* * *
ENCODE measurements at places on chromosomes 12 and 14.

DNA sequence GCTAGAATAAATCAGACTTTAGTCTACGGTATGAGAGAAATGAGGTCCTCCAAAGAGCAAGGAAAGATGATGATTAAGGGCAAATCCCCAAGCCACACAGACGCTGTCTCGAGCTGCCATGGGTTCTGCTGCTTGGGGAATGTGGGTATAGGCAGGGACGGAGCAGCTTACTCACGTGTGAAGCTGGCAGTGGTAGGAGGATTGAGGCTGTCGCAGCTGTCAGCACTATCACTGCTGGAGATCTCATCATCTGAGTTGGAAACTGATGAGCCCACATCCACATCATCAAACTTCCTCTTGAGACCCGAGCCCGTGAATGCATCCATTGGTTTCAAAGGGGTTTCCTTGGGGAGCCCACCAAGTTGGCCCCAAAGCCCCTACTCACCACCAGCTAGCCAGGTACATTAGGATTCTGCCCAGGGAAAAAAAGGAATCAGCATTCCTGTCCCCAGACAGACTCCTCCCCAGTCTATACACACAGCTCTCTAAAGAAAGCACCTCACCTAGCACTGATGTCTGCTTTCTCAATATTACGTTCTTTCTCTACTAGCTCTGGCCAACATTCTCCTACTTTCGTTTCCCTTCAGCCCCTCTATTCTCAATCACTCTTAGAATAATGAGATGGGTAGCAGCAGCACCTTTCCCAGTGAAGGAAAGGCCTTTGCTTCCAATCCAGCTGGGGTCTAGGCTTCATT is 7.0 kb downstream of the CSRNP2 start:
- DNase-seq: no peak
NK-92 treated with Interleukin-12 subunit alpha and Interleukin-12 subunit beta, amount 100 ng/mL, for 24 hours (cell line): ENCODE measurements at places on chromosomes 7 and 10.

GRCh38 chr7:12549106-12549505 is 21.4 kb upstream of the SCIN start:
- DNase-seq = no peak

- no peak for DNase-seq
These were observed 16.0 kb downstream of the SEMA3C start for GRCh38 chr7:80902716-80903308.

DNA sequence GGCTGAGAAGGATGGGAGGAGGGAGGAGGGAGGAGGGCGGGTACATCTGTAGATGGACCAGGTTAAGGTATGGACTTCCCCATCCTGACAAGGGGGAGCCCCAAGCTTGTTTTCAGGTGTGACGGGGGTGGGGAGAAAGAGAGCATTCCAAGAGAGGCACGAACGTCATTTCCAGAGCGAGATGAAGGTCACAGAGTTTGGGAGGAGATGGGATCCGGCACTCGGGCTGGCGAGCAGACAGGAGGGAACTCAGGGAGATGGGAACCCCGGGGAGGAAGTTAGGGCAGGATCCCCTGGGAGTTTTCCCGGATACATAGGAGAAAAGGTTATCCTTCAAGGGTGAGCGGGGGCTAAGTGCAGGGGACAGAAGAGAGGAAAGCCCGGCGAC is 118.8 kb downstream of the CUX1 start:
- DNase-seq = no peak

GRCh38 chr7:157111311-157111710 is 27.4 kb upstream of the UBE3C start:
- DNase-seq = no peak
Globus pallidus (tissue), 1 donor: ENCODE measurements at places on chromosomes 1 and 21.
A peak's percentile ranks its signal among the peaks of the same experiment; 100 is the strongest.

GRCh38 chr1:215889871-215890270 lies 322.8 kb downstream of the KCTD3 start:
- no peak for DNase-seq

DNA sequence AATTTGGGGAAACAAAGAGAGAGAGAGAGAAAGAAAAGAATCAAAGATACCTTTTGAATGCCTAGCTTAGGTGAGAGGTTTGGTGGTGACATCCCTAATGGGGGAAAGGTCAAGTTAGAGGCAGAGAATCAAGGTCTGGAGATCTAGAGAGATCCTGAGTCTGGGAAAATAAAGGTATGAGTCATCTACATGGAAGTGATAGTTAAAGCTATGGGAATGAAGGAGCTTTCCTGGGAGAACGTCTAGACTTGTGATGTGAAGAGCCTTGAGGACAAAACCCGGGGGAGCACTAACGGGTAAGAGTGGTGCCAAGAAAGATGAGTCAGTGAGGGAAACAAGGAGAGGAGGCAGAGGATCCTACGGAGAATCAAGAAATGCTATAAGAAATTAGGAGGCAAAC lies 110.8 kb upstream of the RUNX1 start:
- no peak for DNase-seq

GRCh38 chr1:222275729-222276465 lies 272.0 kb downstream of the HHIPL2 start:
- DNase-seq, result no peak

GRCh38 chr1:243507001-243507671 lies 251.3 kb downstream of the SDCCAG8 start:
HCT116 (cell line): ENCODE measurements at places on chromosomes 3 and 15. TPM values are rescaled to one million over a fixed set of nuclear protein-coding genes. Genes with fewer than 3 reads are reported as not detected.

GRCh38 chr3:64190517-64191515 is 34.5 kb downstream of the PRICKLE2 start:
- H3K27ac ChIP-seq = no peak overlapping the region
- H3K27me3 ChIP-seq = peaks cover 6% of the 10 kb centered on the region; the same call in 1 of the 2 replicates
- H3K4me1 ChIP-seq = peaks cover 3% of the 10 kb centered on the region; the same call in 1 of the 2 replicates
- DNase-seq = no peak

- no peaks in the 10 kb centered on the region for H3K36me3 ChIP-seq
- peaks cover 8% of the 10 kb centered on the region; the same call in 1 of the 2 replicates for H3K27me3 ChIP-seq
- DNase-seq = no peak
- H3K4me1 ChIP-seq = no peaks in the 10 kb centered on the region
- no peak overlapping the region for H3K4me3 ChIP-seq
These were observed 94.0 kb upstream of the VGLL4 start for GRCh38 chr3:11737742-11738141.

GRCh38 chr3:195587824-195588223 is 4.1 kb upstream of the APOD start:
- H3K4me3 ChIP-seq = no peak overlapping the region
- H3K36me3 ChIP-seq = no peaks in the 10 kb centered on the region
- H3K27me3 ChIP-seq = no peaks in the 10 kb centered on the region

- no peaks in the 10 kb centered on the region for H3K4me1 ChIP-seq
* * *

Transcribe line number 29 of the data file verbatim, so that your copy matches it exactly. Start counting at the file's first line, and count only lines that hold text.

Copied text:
- peaks cover 8% of the 10 kb centered on the region; the same call in 1 of the 2 replicates for H3K27me3 ChIP-seq